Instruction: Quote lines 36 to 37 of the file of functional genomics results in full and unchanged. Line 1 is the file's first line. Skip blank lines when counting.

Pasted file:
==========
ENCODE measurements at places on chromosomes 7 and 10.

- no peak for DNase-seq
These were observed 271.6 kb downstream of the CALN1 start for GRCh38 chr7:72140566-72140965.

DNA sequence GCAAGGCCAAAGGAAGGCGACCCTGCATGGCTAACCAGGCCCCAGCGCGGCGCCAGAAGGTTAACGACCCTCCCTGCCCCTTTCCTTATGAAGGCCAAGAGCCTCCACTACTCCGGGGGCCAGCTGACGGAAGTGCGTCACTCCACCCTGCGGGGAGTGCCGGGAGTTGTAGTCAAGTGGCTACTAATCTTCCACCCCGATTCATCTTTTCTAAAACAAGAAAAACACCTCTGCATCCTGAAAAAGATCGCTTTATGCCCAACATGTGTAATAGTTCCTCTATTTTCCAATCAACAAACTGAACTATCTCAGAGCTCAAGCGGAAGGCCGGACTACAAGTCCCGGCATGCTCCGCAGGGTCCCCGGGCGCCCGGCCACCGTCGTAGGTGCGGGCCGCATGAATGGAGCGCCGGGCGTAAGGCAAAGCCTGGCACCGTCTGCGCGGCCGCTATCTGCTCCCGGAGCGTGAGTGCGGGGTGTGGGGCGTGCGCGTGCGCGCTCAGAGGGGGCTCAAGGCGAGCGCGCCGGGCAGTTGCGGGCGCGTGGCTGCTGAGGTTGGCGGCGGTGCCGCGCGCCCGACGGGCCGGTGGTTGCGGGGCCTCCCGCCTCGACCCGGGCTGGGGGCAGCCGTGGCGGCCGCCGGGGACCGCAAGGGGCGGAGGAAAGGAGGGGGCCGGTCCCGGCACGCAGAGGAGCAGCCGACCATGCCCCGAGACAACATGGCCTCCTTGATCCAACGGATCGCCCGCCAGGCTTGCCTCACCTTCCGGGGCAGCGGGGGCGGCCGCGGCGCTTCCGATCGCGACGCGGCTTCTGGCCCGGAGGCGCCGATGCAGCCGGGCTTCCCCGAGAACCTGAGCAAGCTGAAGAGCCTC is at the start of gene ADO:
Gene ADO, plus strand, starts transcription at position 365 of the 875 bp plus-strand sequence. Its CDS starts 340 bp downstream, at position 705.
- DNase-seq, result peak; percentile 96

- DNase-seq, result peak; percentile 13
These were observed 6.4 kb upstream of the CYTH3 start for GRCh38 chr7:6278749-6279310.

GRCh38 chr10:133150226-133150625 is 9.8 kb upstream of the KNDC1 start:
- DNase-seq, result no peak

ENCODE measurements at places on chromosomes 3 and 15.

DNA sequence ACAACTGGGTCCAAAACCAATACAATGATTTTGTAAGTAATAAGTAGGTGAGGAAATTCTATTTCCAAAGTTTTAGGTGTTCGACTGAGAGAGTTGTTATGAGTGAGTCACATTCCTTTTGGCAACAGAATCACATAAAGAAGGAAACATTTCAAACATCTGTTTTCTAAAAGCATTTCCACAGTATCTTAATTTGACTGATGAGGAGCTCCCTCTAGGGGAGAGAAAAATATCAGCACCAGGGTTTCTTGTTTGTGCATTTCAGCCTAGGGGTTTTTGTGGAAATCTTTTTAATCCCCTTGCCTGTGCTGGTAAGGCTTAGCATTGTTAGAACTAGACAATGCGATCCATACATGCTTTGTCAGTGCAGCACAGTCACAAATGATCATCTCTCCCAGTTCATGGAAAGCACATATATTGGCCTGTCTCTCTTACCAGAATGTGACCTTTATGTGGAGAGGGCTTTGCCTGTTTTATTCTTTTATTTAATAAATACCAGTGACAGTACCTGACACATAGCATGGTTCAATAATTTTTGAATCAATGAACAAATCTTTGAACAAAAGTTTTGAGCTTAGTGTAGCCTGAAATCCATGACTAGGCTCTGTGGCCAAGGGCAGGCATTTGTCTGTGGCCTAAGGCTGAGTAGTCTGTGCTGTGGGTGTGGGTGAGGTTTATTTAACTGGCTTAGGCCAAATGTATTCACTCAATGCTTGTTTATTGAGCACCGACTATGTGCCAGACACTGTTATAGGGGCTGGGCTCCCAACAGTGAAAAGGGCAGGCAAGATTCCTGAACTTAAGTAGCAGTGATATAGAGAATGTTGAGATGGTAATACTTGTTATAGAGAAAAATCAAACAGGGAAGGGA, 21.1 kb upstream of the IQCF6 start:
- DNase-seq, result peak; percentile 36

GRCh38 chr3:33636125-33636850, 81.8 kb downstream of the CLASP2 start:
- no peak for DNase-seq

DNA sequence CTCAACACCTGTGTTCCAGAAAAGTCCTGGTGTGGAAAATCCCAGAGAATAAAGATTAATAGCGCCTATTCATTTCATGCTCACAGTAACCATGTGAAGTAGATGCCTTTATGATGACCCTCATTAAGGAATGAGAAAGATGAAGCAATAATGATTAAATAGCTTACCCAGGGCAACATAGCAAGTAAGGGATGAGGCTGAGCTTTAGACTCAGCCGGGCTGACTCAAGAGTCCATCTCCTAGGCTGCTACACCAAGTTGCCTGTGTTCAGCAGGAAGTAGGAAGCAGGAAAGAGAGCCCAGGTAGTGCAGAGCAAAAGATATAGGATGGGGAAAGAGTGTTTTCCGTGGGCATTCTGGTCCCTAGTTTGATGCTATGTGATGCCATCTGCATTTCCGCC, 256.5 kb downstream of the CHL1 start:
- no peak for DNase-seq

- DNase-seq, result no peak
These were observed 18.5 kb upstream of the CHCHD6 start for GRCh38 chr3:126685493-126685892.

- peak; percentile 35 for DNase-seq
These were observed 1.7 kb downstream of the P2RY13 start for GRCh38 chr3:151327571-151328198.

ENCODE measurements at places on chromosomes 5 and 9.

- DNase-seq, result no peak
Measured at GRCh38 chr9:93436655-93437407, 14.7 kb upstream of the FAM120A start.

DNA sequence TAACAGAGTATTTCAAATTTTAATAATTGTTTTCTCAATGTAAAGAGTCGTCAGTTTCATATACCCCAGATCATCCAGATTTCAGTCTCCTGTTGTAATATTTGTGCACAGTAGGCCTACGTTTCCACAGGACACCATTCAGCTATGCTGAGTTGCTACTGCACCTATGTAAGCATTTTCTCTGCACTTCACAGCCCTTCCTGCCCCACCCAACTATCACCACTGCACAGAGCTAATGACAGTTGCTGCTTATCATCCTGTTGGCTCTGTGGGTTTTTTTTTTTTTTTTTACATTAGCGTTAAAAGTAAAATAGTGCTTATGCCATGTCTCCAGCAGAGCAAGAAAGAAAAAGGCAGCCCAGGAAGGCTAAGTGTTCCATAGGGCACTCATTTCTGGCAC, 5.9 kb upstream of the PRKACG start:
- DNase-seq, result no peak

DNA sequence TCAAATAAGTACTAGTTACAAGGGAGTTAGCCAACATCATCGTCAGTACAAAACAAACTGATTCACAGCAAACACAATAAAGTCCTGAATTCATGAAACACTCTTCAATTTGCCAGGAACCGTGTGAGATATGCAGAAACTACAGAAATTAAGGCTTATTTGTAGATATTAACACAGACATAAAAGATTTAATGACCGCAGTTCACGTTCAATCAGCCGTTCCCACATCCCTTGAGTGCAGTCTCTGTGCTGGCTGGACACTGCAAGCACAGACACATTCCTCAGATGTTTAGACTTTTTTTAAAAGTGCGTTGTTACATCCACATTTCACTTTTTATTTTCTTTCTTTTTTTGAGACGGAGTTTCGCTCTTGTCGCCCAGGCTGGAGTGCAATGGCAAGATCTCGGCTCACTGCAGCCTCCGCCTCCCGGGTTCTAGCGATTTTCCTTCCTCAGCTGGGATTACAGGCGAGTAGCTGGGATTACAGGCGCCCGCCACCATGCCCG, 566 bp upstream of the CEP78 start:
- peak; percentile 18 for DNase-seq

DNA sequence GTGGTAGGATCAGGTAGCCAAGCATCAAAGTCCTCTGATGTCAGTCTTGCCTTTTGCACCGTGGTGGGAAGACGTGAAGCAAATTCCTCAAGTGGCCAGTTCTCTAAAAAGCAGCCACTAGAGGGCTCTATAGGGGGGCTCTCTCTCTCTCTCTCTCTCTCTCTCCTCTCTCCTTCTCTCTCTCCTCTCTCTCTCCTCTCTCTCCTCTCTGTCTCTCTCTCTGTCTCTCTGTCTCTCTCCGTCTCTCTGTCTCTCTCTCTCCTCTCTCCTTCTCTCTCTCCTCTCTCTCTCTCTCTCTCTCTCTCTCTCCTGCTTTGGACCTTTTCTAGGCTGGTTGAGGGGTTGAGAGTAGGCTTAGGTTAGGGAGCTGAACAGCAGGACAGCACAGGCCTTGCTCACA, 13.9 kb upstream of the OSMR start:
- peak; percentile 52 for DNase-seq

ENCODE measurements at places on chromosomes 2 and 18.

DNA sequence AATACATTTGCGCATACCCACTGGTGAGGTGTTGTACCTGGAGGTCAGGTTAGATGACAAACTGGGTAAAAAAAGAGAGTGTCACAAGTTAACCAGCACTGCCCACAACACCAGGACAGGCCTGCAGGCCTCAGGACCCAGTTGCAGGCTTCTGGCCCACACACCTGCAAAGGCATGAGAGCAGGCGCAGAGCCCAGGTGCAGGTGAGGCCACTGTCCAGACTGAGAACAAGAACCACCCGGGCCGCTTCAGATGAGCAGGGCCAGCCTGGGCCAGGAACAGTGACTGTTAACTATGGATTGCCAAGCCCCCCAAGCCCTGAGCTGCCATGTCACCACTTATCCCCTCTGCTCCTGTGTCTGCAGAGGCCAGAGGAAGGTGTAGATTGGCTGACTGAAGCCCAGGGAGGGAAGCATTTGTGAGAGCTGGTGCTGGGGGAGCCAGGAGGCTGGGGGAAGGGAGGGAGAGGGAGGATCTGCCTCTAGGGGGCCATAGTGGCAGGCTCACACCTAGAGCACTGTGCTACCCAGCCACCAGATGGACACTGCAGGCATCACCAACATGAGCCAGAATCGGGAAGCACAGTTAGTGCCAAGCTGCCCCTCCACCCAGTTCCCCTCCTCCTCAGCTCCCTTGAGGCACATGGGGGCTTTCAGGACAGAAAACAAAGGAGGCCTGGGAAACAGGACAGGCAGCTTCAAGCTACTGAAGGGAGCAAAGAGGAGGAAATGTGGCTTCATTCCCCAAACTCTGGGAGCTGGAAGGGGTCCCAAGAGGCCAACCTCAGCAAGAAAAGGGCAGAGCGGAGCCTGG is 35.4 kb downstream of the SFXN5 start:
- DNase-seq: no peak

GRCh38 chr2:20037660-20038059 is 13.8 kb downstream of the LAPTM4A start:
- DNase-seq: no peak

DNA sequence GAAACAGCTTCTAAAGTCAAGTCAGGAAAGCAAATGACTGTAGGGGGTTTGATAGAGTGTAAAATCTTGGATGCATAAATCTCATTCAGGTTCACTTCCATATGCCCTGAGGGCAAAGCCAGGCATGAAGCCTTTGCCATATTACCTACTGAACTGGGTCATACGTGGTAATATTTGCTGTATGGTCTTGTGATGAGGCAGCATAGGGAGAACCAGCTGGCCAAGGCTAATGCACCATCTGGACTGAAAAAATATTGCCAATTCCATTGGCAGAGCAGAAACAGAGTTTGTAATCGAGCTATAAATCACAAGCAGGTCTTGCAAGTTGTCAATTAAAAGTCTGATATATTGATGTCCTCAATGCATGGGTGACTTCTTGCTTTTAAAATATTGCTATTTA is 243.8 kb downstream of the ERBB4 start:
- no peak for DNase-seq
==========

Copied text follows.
DNA sequence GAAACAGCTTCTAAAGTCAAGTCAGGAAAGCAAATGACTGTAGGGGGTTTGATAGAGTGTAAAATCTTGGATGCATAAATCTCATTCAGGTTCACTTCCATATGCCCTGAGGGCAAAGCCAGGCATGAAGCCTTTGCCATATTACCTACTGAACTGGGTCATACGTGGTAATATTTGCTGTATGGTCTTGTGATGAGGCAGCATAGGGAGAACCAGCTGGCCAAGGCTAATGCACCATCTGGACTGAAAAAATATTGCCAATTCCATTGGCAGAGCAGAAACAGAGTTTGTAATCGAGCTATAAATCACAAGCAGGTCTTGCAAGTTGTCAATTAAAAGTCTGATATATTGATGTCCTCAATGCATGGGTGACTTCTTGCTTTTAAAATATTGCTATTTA is 243.8 kb downstream of the ERBB4 start:
- no peak for DNase-seq